In the late 1970s and early 1980s, Doris Duke (1912–93) oversaw a major renovation at Shangri La following her acquisition of late Ottoman–period Syrian architectural elements from New York University’s Hagop Kevorkian Center for Near Eastern Studies. What had previously been a billiard room, bathroom and office was demolished to create two adjacent rooms to house the newly acquired ‘ajami wood paneling (walls and ceilings), faceted hood of a wall niche (masabb), carved stonework, marble paneling (fountain and flooring), and several types of doors. The result was one of Shangri La’s most cohesive spaces: a period room created for posterity, echoing those found in a number of other museums. The Syrian Room is further distinguished by its relative isolation. Within its closed walls, one can feel transported to the Middle East with little distraction from the surrounding tropical setting.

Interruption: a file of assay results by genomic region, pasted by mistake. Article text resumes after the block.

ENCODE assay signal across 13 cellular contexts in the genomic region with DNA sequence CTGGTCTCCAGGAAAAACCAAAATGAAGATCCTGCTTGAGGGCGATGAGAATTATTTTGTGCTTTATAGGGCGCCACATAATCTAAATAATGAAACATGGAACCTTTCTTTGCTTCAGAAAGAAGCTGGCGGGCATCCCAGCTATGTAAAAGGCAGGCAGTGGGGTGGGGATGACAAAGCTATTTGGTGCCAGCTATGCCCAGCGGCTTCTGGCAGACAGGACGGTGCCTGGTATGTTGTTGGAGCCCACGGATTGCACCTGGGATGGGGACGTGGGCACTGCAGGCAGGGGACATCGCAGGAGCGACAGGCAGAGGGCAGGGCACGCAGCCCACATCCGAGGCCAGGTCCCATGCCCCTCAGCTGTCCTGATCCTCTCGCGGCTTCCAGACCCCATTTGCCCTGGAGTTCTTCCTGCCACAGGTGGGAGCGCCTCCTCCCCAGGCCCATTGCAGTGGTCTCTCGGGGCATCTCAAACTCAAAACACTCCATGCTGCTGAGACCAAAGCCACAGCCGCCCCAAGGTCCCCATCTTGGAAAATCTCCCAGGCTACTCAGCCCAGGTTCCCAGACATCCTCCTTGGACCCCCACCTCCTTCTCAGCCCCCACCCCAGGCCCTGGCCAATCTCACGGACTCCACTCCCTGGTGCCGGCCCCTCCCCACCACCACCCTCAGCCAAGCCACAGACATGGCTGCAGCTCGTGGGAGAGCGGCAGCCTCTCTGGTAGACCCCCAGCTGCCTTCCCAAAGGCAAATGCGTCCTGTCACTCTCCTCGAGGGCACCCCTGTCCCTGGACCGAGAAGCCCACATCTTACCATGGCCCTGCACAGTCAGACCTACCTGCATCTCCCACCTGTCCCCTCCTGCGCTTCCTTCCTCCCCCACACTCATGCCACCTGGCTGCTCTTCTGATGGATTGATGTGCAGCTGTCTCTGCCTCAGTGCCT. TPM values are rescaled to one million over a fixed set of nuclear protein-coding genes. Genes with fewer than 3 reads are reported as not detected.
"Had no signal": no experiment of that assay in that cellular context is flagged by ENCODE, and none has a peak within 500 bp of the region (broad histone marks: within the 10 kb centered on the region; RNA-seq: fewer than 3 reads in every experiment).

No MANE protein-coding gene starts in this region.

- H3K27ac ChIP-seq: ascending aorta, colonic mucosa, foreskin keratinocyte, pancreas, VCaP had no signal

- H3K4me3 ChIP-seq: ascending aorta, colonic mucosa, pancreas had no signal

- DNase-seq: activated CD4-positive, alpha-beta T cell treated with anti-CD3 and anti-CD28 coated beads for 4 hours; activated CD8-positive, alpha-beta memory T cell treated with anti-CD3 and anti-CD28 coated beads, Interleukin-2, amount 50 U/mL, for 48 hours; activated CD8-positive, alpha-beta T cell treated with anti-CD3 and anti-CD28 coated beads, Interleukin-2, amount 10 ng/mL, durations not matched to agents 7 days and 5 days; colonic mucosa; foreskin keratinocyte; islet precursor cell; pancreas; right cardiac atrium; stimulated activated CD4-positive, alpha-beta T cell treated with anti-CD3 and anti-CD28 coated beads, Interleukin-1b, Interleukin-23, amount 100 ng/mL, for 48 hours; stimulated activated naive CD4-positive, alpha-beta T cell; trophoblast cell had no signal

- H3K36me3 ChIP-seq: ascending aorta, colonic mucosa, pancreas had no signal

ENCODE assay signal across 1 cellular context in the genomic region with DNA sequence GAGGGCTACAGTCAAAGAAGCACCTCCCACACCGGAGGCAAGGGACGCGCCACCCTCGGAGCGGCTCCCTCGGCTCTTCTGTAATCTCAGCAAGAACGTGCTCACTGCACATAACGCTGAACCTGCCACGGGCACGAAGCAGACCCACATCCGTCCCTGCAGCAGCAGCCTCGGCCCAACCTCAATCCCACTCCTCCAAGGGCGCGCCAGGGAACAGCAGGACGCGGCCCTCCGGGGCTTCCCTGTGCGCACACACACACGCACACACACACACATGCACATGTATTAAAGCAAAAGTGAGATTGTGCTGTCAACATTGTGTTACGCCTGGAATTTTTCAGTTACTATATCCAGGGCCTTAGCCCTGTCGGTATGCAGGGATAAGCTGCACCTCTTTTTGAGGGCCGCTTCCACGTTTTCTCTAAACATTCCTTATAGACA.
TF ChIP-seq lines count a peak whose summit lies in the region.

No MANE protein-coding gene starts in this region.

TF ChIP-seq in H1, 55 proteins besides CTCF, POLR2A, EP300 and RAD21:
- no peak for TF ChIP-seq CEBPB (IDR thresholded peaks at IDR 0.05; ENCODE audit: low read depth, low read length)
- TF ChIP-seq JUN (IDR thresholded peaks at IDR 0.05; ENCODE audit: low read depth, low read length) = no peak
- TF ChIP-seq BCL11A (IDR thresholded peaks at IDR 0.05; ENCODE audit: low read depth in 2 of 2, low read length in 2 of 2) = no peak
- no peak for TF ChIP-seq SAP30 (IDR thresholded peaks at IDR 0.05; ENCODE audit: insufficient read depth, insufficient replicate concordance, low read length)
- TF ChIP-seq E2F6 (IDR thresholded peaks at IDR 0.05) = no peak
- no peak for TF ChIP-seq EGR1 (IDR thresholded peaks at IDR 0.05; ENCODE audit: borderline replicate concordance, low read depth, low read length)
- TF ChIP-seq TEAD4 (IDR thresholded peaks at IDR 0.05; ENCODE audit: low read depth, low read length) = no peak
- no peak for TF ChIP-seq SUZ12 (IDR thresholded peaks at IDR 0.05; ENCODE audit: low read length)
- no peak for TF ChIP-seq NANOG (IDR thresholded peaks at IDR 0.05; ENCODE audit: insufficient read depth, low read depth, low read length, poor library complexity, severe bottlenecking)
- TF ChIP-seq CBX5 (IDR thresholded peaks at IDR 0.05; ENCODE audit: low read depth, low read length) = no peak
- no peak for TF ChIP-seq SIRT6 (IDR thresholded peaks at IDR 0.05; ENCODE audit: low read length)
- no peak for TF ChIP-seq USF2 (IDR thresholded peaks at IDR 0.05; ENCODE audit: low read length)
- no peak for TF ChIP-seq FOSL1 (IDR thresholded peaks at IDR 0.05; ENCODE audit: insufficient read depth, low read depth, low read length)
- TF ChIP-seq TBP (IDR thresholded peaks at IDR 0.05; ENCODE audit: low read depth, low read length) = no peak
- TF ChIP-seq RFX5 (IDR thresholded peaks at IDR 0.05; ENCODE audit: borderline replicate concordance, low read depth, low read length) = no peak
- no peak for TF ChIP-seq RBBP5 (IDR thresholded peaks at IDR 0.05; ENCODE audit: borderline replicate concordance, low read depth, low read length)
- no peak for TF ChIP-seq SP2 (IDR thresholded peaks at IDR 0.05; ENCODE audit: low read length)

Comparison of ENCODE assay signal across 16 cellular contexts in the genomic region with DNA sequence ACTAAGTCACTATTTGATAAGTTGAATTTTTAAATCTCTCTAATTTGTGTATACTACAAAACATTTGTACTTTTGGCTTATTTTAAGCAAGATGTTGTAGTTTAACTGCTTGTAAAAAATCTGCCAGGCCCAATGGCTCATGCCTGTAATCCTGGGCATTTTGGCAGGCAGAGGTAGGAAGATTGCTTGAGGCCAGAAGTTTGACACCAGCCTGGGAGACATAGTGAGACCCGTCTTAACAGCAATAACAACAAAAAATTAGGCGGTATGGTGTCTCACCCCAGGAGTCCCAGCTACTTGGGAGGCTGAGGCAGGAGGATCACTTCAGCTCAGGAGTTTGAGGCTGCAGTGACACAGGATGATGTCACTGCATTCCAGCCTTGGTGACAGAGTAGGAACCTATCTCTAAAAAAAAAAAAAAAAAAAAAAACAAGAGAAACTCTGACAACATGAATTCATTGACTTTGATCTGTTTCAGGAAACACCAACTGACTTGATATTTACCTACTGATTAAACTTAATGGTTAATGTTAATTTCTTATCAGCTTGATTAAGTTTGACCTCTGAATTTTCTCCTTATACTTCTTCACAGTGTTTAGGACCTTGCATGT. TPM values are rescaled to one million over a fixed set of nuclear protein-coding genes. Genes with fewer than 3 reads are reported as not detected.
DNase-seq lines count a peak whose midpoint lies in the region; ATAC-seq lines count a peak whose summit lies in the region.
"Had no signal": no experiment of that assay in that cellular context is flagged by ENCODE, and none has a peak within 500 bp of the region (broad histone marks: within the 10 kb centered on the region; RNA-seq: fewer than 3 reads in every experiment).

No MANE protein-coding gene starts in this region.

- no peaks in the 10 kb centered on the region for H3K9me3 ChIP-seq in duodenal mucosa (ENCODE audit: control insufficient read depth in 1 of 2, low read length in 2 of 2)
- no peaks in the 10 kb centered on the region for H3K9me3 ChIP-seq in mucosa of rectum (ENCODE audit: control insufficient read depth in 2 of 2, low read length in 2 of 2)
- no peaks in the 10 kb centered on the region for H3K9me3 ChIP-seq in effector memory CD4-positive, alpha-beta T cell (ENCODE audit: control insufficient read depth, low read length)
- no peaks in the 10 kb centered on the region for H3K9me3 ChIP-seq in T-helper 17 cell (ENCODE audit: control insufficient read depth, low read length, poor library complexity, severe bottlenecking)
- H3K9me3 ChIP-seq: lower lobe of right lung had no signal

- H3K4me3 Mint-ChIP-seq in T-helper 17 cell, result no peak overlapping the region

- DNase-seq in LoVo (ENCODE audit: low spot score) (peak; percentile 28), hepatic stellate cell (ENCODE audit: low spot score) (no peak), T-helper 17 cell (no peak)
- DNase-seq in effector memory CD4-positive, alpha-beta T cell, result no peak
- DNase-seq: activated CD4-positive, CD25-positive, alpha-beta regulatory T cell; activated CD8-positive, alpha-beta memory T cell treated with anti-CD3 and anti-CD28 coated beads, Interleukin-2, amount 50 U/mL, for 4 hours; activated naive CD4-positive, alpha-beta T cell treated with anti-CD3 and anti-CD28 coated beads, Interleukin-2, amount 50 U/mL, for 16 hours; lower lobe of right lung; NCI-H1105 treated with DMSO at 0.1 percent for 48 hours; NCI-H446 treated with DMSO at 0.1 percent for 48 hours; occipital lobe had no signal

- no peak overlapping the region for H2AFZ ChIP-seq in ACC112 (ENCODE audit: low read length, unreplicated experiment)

Combining historic elements acquired from NYU and elsewhere with new pieces made in Hawai‘i by local craftsmen, Doris Duke and her staff created an interior that evokes the spatial layout and multi-media, multi-sensory experience of the Syrian qa‘a (Arabic: hall), a reception room found in affluent courtyard homes of the late Ottoman period (in Syria: 1516–1918). Visitors enter the room from Shangri La’s central courtyard and step down onto marble flooring, where a fountain bubbles. Above is an ‘ajami ceiling (64.13), the room’s most splendid single element, which is set off from the walls below by a whitewashed space punctuated by colored-glass windows (Qajar Persian, Ottoman, custom-made Moroccan). The rear of the main room features a raised seating area with various pillows (additionally covered with carpets during Duke’s lifetime), and the surrounding walls include closed cupboards, shelved vitrines, and a pair of gilded doors. The calligraphic cartouches along the upper walls feature Arabic verses from the Mawlid of al-Busiri (d. 1294), and the final cartouche is dated 1271 of the Hijra (1854–55 of the Common Era) (64.6.9a-e). In the adjacent smaller rectangular room, visitors can appreciate additional ceiling panels decorated with landscape and architectural scenes (64.19), carved stonework (41.3), a pair of vertical panels with fruit and floral designs (which were once part of the Metropolitan Museum of Art’s “Damascus Room”; 64.17.1-2), and Duke’s recreation of a masabb, a wall niche with a faceted hood (64.18). The vitrines in both rooms are filled with Duke’s own coveted collections, including nineteenth-century Persian and Bohemian glass, seventeenth–nineteenth-century Ottoman silk velvets, and sixteenth–seventeenth-century Iznik ceramics. During the late 1950s and early 1960s, many of these Iznik dishes were displayed in Shangri La's second Syrian interior, the Damascus Room.